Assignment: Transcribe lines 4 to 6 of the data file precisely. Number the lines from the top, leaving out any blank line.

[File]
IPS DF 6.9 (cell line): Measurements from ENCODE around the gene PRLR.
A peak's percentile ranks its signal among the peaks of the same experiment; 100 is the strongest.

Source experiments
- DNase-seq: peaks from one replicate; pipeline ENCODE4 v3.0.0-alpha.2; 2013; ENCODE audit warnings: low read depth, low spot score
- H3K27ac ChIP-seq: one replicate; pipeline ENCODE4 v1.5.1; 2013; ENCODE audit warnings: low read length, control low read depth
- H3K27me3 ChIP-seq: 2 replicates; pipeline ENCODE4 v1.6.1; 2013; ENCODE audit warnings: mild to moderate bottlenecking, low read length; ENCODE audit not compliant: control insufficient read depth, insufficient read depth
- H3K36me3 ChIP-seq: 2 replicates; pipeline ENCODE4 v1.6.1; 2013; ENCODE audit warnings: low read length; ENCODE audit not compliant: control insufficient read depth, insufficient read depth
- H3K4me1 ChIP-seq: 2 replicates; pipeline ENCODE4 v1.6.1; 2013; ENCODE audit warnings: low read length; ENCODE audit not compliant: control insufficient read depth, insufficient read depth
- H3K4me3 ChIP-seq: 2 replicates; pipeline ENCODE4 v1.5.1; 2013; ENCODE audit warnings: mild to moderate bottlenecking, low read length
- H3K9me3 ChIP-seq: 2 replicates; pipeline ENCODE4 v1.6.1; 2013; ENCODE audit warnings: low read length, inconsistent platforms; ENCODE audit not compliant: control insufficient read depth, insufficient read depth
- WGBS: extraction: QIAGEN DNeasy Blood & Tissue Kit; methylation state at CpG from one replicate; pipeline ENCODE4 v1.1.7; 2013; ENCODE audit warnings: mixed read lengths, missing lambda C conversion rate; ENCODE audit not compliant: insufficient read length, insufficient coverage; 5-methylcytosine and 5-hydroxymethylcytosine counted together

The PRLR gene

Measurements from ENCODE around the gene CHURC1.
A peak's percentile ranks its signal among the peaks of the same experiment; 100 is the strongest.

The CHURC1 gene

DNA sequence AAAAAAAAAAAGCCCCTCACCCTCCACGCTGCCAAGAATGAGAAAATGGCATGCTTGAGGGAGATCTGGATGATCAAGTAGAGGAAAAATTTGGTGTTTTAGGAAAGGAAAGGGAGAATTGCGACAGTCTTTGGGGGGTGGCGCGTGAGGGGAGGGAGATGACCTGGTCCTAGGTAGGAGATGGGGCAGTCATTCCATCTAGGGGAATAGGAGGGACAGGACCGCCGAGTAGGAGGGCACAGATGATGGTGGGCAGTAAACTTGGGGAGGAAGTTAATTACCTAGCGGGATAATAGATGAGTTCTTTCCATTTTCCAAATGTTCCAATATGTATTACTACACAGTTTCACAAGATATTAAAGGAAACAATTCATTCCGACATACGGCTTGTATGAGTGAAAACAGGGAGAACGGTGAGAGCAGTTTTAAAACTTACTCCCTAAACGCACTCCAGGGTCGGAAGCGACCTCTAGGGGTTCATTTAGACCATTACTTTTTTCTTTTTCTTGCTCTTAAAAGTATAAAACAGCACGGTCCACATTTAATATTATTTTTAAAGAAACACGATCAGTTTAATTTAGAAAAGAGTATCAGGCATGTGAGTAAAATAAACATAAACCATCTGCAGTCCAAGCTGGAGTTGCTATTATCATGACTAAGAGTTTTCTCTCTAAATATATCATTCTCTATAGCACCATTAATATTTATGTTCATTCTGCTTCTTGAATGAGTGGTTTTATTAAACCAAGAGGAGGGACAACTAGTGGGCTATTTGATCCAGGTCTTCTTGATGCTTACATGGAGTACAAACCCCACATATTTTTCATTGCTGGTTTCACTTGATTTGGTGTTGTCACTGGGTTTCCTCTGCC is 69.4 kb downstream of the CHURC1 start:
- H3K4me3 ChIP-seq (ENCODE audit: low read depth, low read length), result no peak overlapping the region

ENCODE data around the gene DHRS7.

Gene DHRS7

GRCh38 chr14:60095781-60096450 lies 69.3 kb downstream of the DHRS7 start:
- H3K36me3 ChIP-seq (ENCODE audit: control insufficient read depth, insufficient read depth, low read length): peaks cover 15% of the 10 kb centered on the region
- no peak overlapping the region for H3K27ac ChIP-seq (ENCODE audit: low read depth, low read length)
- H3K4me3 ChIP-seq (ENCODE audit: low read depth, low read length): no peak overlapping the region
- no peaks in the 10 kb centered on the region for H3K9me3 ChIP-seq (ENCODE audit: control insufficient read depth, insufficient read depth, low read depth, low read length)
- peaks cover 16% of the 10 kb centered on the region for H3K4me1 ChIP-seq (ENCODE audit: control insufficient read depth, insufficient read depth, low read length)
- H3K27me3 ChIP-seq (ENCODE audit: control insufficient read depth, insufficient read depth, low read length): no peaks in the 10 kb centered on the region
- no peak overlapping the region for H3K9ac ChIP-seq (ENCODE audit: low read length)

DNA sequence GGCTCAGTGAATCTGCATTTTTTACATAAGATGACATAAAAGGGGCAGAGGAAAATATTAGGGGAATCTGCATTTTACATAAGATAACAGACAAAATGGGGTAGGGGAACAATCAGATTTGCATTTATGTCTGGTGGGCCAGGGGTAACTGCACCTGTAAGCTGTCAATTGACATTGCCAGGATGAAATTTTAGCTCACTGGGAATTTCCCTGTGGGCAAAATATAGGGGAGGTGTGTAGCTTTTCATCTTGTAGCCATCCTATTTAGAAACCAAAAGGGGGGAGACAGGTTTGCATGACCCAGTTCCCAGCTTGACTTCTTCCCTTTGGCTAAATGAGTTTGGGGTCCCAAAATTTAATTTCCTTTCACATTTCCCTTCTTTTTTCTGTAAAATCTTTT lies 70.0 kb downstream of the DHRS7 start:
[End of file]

- DNase-seq: peaks from one replicate; pipeline ENCODE4 v3.0.0-alpha.2; 2013; ENCODE audit warnings: low read depth, low spot score
- H3K27ac ChIP-seq: one replicate; pipeline ENCODE4 v1.5.1; 2013; ENCODE audit warnings: low read length, control low read depth
- H3K27me3 ChIP-seq: 2 replicates; pipeline ENCODE4 v1.6.1; 2013; ENCODE audit warnings: mild to moderate bottlenecking, low read length; ENCODE audit not compliant: control insufficient read depth, insufficient read depth